SI Vault
 
Double Exposure
Michael Farber
December 19, 1994
Picabo Street (above)and Hilary Lindh of the U.S. dueled for an edge...and put themselves at the summit of the women's World Cup downhill rankings
Decrease font Decrease font
Enlarge font Enlarge font
December 19, 1994

Double Exposure

Picabo Street (above)and Hilary Lindh of the U.S. dueled for an edge...and put themselves at the summit of the women's World Cup downhill rankings

View CoverRead All Articles View This Issue

Hilary Lindh has always been a quiet, respected member of the Great White Circus troupe, hardly one to attract much attention among her peers on the World Cup ski circuit. But now that she has started taking big, brassy trails in the Rockies and turning them into beginner's hills, others on the tour have been falling all over themselves offering well-meaning words of advice.

Namely: Slow down.

"Yeah, they're giving me a hard time," Lindh says. "One coach called me the goddess of downhill."

The 25-year-old Lindh has yet to ski Mount Olympus—unless he selects the wrong wax, Zeus remains the odds-on favorite on that course. But she has been steamrolling the World Cup mortals, winning the opening 1994-95 downhill on Dec. 2 in Vail, Colo., then extending her mastery of the Rockies to Canada, finishing second in last Friday's race in Lake Louise, Alberta, and winning another downhill on the same course 24 hours later. Between Lindh's victories, Picabo Street provided the U.S. women with an unprecedented three in a row by beating Lindh by a substantial .76 of a second Friday. (Americans hadn't finished one-two in a downhill since Holly Flanders and Cindy Nelson did it in Arosa, Switzerland, in 1982.)

Though Street finished tied for third and Lindh was 13th as Germany's Katja Seizinger, the defending World Cup Super G champion, won her first Super G event of the young season on Sunday, they have been playing an astounding game of ski tag, chasing each other over steep trails in a year-old rivalry that has bubbled over at the top of the downhill standings. (At week's end, Lindh was in first place, with Seizinger second and Street third.) Right now. Lindh is It. Her two victories this month give her three in her career—and three since last February—tying Flanders, Nelson and Bill Johnson for most World Cup downhill wins by an American. Meanwhile, Street's first World Cup win added substance to a persona that has made her America's skiing pinup.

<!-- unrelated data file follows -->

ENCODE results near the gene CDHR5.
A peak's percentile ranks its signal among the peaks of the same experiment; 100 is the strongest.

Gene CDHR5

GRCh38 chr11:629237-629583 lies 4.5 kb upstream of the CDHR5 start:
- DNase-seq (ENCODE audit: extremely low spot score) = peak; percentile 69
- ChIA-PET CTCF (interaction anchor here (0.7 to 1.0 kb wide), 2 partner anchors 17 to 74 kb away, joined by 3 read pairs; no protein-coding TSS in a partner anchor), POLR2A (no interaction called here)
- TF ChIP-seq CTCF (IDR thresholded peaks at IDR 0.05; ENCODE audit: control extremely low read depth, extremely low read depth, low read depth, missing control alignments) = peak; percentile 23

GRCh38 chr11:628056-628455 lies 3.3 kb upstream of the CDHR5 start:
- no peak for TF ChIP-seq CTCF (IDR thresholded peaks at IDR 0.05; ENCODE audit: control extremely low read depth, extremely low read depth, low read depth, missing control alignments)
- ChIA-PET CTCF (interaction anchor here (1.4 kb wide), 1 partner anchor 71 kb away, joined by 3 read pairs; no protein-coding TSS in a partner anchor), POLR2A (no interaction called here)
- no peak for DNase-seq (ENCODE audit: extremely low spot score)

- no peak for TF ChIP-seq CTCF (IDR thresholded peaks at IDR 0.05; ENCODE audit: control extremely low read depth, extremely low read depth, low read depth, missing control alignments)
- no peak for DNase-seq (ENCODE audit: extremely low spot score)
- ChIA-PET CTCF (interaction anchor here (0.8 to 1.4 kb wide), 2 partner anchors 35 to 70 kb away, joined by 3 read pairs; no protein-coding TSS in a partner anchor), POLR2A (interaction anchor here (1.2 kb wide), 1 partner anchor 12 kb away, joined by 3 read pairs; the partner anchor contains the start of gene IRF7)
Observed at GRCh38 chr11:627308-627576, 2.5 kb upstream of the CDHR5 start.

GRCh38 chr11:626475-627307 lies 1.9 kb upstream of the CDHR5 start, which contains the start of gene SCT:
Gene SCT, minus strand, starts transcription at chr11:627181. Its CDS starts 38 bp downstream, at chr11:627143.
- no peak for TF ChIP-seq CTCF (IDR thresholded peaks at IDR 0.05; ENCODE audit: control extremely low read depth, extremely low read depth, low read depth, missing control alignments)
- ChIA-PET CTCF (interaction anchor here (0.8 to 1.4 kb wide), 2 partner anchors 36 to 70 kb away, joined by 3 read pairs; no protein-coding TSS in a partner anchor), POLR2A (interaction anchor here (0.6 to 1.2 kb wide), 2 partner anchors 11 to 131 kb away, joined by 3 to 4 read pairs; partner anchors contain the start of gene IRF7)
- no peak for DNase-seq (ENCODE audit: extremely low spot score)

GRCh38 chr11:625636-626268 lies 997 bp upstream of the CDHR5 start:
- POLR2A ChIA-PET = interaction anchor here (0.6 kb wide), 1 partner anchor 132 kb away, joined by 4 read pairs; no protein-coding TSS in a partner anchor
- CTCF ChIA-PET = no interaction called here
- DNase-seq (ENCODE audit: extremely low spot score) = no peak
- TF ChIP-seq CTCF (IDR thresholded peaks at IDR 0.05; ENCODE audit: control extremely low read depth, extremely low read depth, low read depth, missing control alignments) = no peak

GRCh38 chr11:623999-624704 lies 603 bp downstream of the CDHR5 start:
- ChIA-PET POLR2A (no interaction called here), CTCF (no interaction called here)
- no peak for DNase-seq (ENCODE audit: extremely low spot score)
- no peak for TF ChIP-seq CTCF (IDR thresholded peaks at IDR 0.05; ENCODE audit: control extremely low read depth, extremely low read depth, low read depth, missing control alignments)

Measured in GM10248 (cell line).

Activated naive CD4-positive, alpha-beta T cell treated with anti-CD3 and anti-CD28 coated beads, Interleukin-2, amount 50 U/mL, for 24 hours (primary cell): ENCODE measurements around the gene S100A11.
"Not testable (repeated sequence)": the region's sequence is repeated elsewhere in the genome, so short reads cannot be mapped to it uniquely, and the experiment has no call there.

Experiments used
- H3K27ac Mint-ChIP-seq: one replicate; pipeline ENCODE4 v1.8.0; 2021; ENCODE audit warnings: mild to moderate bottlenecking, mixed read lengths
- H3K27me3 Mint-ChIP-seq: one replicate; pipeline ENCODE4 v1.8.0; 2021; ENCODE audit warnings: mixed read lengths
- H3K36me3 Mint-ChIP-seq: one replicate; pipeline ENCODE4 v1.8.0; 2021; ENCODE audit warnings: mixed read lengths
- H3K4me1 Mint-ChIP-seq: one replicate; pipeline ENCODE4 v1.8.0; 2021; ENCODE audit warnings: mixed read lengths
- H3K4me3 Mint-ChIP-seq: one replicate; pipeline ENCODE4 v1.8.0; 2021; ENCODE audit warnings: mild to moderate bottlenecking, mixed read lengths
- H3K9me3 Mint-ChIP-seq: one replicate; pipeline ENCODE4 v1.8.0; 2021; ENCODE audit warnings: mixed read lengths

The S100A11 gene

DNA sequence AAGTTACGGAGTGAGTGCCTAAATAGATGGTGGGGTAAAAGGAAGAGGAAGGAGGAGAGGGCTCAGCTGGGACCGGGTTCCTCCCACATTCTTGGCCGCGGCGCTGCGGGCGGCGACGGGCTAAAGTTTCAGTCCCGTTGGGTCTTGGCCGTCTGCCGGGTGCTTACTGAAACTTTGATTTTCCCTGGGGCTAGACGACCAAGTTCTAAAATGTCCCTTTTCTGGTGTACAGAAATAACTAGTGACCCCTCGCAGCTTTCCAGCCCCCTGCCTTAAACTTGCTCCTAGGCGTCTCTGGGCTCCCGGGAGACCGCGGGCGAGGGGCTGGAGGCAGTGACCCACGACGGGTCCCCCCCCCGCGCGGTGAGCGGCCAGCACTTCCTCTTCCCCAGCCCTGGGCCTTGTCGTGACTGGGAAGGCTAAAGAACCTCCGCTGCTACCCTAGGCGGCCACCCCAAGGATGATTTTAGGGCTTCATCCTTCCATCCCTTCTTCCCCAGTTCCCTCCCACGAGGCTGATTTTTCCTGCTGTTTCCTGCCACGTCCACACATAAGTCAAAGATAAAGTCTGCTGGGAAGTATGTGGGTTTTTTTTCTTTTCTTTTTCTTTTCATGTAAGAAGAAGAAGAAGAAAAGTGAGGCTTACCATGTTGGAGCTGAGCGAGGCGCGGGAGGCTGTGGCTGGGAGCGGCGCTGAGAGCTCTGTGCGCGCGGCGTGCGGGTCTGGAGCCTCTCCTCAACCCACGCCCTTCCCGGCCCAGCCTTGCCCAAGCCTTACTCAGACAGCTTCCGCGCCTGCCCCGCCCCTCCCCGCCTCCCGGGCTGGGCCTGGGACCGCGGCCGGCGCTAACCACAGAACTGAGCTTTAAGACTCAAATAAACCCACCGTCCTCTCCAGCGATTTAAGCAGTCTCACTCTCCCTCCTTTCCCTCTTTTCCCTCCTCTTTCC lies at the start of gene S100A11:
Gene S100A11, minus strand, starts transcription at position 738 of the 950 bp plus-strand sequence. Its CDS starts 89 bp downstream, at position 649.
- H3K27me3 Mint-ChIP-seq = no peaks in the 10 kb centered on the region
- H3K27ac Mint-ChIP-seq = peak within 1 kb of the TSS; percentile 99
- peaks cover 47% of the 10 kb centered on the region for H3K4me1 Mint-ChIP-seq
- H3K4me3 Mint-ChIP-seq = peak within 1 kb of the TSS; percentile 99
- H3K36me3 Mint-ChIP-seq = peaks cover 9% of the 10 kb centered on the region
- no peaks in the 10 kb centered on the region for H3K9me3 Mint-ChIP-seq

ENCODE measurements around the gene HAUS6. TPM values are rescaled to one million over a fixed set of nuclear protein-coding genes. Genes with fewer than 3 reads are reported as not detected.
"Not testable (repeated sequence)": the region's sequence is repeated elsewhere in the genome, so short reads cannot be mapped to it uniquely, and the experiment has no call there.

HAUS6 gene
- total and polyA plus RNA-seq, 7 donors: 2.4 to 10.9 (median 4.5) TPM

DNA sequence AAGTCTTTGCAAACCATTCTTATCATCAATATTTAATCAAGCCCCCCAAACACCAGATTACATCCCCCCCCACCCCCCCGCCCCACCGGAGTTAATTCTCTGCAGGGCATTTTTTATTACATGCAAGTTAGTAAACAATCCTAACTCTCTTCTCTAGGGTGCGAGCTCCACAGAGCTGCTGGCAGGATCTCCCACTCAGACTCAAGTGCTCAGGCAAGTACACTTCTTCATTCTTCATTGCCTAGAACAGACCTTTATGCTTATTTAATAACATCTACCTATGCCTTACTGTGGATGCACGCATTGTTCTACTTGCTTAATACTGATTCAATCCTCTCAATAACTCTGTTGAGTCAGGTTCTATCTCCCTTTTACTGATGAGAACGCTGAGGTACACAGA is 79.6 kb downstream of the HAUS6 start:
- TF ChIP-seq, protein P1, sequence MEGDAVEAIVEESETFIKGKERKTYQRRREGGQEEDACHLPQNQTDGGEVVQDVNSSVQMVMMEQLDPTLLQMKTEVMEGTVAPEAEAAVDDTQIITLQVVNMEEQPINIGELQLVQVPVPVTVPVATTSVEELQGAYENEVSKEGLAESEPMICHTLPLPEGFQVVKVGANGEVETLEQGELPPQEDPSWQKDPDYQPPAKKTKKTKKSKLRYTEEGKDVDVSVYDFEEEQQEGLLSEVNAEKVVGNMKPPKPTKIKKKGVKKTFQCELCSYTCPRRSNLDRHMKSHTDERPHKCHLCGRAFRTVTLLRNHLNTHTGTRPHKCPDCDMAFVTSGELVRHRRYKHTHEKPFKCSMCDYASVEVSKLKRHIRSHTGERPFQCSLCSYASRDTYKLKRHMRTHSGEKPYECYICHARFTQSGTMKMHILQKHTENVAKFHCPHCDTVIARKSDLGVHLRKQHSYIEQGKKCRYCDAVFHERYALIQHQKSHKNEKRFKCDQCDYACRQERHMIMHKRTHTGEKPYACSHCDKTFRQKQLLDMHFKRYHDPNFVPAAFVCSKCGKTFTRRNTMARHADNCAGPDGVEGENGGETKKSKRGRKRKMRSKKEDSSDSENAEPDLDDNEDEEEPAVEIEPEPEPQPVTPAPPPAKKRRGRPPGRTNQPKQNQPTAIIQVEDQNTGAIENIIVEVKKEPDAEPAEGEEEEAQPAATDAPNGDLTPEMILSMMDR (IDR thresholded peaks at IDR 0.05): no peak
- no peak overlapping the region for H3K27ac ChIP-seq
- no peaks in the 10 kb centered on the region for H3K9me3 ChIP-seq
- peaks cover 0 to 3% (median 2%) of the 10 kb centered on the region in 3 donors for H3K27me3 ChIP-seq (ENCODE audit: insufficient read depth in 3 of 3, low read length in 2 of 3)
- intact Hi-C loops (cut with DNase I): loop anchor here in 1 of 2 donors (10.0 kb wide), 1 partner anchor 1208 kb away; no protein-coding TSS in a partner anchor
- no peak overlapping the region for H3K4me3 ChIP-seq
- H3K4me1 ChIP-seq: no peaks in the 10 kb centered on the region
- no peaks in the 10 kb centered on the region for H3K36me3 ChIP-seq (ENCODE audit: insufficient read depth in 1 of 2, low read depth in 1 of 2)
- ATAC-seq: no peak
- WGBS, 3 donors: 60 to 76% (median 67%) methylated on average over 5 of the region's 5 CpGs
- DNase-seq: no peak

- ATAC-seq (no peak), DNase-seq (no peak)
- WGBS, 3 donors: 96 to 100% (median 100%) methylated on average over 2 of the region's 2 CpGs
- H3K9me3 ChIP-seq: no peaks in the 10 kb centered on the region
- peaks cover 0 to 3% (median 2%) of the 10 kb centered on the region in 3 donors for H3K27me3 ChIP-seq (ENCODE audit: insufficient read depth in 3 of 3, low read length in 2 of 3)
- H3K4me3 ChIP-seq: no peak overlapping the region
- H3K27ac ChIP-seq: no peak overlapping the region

But Lindh is using Street's celebrity as a spur. "Going up the lift before the race," Lindh declared at Vail, "I saw a banner that said WORLD CUP RACE, FEATURING PICABO STREET. I said, 'That's it.' "

By finishing second in the Lillehammer Olympic downhill, Street had moved to the top of the marquee, and Lindh had spent most of 1994 being defined by who she is not. She was not named after an Indian tribe, river or town in Idaho. (That's Picabo.) She did not have what Newt Gingrich might call counterculturalist parents with the names of Stubby and Dee. (Who else would call a kid Picabo?) She has never appeared on Sesame Street or American Gladiators (as Picabo has), though she did turn down an invitation to Gladiators "because I didn't want to make a fool of myself." She also wasn't a silver medalist in the Olympics of Tonya Harding, Nancy Kerrigan and David Letterman's mom.

Lindh made the grave mistake of getting her silver at the 1992 Games in Albertville. Few were able to pick the 5'9" native of Alaska out of the crowd, although she was standing in plain view on the second step of the podium. "Funny," Lindh says, "but I didn't think many people would watch [Lillehammer] because those Olympics were so close to the last one." Then Tommy Moe gave the U.S. a glamorous gold on the first day in the men's downhill, and the seamy Kerrigan-Harding affair transfixed America. But the country also needed an antidote to the Harding-Kerrigan infection, and here came Picabo, freckled, free-spirited and with a wonderful story to tell. Street has a personality bigger than the Alps, and it didn't seem to leave much room for a second American woman downhiller, especially one who placed seventh. Instead of being considered on her own terms, the demure Lindh was reduced to being a foil—Helena to Street's Hermia (A Midsummer Night's Dream), Ginger to Street's Mary Ann (Gilligan 's Island). Make up your own analogy.

"I hate being characterized as the strong, silent type," Lindh said in Vail. "That's such b.s. I don't even know what it means. When I was younger, people said I was shy, but that was because I didn't make small talk. I'm not silent in personal situations. But I've always disliked people who are overbearing, people who have to make an impression by being loud. I'm not loud or boisterous, and I think that's a good thing. I want to be worthy of respect because I excel at what I do." She paused. "Classy," she said, brightening. "That's how I want to be defined. A class act."

Lindh' of course, was talking indirectly about what's-her-name. She and Street have had a relationship as chilly as packed powder. They spent entire training camps during the summer without exchanging a word, although they began to defrost in Vail. They held a joint press conference the day before the downhill, and after Lindh completed her own Super G run there (she finished 27th), she was on the walkie-talkie giving a course report to Street, who was waiting at the top of the mountain for her start. (Street would finish seventh.) Their stunning, and mutual, success seems to have created a thaw.

Continue Story
1 2 3